Still, the young girls are very well-spoken and thoughtful. I don’t get the sense that they’re merely parroting the concepts that the troop leaders are trying to teach; one gets the impression that these girls have given it some thought and have brought their own life experiences into their way of thinking, as brief as those lives have been to that point. The girls are even brought in to address the Oakland city council regarding a bill that would protect renters and while it has a bit of the school project to it, the sincerity of the girls is nonetheless heart-warming.

In fact, Fox News has done some pieces on the group and no less a talking head than Sean Hannity professes that the youngsters are being “indoctrinated” which, for those looking for a lesson in semantics, should note that when a parent teaches their children the values of evangelical Christianity, the Second Amendment rights and conservative economic philosophy, that’s instilling their children with values. When a parent teaches their children the values of social justice, tolerance for those different than themselves and the importance of activism, it’s indoctrination. Words are important, aren’t they.

Several times during the film the founders remark that they have been swamped with requests to start troops all over  the country, but they don’t have the financial viability to do it yet (although they have since received a grant that will keep the group going at least through the end of 2020).

Knowlton seems to be overly-fawning at times and while at one point one of the young girls talks about whether white girls would be made welcome in the group, while it’s never explicitly said one way or the other there is a strong sense that they wouldn’t be, which seems to perpetuate a culture of exclusion and an us vs. them mentality. I get that groups like this are desperately needed for young girls of color to find an opportunity to develop, and bond with other girls and that there are plenty of similar groups that white girls are welcome to join. But the tough question that’s never asked is how do we ever learn tolerance of other views when we aren’t exposed to them? How do we learn to be inclusive of others if we’re going to keep our children segregated? I don’t know that is the intention of the leaders of the Radical Monarchs to create a divide but it’s a question that deserves to at least be addressed, and it simply isn’t.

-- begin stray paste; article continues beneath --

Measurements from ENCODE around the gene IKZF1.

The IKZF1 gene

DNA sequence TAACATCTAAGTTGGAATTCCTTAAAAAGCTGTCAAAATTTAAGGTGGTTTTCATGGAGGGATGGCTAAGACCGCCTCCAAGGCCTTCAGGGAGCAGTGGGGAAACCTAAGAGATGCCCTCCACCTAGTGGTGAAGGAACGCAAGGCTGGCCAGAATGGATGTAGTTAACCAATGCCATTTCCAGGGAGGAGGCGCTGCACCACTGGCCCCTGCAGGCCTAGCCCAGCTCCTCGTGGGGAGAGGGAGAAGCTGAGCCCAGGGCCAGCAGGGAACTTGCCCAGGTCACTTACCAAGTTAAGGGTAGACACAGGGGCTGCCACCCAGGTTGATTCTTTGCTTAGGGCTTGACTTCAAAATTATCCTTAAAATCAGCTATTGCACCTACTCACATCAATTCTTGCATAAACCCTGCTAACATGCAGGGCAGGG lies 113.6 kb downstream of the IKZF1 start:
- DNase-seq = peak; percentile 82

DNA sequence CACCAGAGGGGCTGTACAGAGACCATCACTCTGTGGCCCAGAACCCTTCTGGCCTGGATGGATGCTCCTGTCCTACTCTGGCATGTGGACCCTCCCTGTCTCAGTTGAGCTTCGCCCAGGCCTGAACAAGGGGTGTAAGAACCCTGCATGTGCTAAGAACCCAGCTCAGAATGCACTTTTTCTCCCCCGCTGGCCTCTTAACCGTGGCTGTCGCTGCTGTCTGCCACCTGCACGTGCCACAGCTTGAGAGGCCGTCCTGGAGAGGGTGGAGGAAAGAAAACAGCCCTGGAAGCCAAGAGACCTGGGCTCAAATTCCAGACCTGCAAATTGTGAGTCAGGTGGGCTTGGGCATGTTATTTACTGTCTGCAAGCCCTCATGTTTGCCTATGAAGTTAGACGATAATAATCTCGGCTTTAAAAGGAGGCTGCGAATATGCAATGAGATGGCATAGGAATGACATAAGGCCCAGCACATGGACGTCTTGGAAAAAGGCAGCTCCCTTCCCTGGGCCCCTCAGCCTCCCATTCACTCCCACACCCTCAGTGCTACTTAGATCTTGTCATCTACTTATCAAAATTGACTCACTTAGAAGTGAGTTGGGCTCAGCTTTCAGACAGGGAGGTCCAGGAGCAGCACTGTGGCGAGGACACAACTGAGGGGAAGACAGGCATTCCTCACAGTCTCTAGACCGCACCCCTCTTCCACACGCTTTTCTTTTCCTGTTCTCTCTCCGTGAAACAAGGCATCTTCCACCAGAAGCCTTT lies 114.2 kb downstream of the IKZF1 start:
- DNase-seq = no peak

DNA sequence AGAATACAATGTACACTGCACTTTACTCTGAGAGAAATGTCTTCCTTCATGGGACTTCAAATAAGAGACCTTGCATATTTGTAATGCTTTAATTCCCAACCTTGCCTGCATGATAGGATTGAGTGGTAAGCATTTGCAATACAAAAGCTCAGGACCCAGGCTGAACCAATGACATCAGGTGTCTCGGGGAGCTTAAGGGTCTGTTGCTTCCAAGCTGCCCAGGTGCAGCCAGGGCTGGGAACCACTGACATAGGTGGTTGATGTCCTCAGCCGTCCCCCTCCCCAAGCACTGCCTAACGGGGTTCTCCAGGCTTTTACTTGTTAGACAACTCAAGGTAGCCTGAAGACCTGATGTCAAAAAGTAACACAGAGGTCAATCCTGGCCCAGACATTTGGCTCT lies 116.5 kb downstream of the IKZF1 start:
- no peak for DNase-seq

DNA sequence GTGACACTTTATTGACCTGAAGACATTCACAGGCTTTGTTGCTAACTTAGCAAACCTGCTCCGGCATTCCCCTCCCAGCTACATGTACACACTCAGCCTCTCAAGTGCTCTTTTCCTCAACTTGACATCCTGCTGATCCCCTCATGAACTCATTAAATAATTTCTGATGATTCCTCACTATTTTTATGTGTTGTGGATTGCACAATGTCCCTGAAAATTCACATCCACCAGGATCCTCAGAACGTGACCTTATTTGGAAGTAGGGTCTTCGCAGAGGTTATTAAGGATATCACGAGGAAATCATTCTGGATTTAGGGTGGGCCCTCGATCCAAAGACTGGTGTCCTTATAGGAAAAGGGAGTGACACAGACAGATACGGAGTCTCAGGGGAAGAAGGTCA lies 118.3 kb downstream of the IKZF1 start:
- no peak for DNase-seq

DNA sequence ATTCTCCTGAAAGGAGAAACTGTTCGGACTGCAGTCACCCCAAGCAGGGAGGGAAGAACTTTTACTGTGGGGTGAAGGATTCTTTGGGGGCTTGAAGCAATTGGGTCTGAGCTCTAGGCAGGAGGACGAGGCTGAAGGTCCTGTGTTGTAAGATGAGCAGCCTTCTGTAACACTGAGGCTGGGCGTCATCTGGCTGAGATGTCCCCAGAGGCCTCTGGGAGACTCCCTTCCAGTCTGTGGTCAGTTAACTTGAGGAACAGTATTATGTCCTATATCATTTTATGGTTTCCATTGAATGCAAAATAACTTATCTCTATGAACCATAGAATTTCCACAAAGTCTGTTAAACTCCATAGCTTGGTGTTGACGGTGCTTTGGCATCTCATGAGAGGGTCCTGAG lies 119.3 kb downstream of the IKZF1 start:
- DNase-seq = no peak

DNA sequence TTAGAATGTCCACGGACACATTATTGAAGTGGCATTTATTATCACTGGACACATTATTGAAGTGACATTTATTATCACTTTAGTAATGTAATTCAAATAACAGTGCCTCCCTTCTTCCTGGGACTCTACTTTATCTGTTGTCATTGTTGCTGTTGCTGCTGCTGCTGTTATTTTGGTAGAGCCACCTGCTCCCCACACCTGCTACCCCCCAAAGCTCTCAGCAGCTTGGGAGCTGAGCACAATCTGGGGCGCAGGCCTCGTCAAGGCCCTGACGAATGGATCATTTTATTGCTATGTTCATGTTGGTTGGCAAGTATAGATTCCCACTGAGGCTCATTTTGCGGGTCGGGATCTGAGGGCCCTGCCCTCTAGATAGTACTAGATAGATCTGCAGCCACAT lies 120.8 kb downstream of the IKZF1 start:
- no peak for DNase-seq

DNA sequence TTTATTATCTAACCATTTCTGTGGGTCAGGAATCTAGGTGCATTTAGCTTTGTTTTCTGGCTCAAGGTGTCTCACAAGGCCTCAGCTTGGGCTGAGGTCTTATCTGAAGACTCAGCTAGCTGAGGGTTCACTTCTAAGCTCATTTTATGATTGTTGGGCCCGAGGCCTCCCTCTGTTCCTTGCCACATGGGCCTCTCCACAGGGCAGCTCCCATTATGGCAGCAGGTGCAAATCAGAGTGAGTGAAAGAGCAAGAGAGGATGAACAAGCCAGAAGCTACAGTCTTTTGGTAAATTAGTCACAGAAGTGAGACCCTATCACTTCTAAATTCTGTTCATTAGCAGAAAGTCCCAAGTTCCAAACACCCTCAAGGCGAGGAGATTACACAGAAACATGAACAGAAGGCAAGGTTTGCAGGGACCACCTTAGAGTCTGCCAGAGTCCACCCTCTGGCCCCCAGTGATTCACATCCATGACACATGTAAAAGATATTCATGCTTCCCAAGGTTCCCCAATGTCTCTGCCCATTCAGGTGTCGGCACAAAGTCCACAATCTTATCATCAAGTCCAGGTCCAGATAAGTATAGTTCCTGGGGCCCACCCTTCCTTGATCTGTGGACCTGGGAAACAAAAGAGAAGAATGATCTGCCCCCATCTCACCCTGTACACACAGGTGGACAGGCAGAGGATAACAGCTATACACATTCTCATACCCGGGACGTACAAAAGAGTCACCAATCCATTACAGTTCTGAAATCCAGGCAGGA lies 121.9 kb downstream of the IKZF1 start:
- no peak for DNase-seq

Still, this is an inspiring group of young ladies who seem well-poised to be the activists and leaders of tomorrow. If you think that those protesting social injustice now are just going to go away, you may find it troubling (or comforting) to know that the next generation is already learning the ropes. The struggle continues, and will continue until girls like this get the respect, opportunity and equality that they deserve. That we all deserve.

The film is streaming on the PBS website for their documentary series POV up through August 19, 2020. You can click on the link below to view the film. Check with your local listings to see if the film will be broadcast again on your local PBS station.

REASONS TO SEE: Inspiring watching young girls of color being taught to stand up for themselves.
REASONS TO AVOID: Somewhat hagiographic.
FAMILY VALUES: Some of the topics discussed here are on the adult side, although the troop leaders discuss them with their young charges in a mature and safe manner.
TRIVIAL PURSUIT: The Radical Monarchs were founded in December 2014 as an alternative to the Girl Scouts, with an emphasis on subjects of interest to the Black and Latinx communities.
BEYOND THE THEATERS: POV
CRITICAL MASS: As of 7/25/20: Rotten Tomatoes: No score yet, Metacritic: No score yet
COMPARISON SHOPPING: O Beautiful
FINAL RATING: 6.5/10
NEXT:
The Grand Unified Theory of Howard Bloom